Plaintiff alleges that with his purchase of the Motor Home, Defendant provided a written warranty (the "Warranty"), which "represented itself and was represented by [Defendant's] authorized sales agents and advertisements as offering coverage on the entire Motor Home and all its parts, components and features, as well as other warranties fully outlined in Full Warrantor's*fn3 warranty documents" (Doc. 2, ¶ 4). Plaintiff continues to allege that Defendant intended the consumer to view the Motor Home as "warranted," which thereby induced Plaintiff's purchase (Id.). Upon Plaintiff's purchase of the Motor Home, Defendant allegedly provided Plaintiff with a complete disclosure of the terms of its Warranty in attempts to limit its obligations to repair or replace defects in the material or workmanship of the Motor Home along with other various exclusions (Id. at ¶ 6).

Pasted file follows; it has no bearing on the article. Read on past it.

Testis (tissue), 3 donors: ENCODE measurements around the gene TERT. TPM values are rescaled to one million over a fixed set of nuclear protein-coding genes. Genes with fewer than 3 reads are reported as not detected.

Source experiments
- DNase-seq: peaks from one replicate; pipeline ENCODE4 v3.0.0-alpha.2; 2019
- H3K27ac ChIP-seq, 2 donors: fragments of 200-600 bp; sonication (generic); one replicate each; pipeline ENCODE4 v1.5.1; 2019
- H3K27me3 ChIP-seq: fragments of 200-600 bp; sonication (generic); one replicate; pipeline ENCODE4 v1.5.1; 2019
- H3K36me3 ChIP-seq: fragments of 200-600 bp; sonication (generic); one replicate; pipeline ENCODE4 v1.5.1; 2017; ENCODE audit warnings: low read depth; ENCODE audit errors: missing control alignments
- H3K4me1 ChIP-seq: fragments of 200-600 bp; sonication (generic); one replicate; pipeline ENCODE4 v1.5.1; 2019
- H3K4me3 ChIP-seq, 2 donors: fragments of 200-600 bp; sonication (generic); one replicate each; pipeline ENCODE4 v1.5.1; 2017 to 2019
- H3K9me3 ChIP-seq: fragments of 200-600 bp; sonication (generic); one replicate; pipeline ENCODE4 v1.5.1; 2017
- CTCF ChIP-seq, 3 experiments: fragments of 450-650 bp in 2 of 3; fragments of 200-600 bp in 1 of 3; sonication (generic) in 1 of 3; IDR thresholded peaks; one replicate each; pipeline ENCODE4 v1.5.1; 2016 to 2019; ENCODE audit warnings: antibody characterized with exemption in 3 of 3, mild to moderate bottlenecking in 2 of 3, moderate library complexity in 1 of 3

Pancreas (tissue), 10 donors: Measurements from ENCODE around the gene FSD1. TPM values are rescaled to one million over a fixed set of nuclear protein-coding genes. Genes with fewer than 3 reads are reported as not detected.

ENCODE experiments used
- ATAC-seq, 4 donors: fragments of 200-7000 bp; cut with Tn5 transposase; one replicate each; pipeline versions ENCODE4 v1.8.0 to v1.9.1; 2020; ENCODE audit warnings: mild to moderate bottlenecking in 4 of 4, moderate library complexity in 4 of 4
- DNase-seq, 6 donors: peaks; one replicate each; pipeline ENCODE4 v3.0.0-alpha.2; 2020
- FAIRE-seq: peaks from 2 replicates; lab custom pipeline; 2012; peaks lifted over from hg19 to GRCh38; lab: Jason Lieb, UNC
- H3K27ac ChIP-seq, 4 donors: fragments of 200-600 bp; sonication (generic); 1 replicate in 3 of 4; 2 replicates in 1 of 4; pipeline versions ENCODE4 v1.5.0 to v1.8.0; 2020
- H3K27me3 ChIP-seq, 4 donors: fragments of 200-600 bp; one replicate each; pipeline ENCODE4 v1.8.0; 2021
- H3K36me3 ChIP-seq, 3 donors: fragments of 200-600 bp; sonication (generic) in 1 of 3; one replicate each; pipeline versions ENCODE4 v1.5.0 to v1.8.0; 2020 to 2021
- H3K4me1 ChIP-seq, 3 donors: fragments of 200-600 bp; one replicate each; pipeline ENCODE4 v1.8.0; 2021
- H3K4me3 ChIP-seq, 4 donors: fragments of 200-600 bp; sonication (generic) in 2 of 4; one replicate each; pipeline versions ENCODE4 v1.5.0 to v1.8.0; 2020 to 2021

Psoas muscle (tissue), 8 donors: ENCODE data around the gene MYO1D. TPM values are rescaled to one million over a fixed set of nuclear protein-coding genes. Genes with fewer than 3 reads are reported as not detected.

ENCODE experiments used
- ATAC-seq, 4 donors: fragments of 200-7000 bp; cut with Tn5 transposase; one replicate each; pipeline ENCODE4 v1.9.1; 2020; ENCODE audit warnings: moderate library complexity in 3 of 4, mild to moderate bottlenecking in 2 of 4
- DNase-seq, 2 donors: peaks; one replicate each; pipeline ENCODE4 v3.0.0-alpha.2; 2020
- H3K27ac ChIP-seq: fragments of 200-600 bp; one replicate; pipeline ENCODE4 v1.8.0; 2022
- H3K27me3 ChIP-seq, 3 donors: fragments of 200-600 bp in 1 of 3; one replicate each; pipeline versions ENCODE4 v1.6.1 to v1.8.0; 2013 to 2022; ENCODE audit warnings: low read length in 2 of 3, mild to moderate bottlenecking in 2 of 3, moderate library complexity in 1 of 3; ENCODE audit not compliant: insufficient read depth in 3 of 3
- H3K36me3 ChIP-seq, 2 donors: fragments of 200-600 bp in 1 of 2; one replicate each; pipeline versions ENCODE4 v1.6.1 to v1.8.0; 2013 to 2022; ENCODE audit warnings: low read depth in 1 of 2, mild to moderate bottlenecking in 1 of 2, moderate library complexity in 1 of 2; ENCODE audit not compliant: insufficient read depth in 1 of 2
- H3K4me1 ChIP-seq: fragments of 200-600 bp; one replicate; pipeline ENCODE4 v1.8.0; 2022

After taking possession of the Motor Home, Plaintiff alleges he shortly thereafter experienced various defects and non-conformities with the Motor Home that diminished its value and/or substantially impaired its use - such defects including but not limited to: "defective exterior trim, defective living room slide, defective windshield, defective interior trim, defective floor, defective paint, persistent stress cracks, defective leveling system" (Id. at ¶ 8). Plaintiff allegedly provided Defendant a "sufficient opportunity to repair the defects, non-conformities and conditions" found within the Motor Home and its components, pursuant to Defendant's issued Warranty, but Defendant failed to make the repairs (Id. at ¶ 9). Thus, Plaintiff alleges that the Warranty "failed of its essential purpose" (Id. at ¶ 10), and the Motor Home cannot now be used as intended by Plaintiff at the time of purchase, further diminishing its value and impairing its use (Id. at ¶ 12). However, Plaintiff states that he properly provided written notice via a letter to Defendant of the Motor Home's defects, Defendant's statutory and common law violations and Plaintiff's resultant demand for compensation on May 18, 2005 (Id. at ¶ 18 and Ex. B - Letter). Defendant allegedly refused to compensate Plaintiff (Id. at ¶ 19), thereby causing Plaintiff to bring forth the instant suit.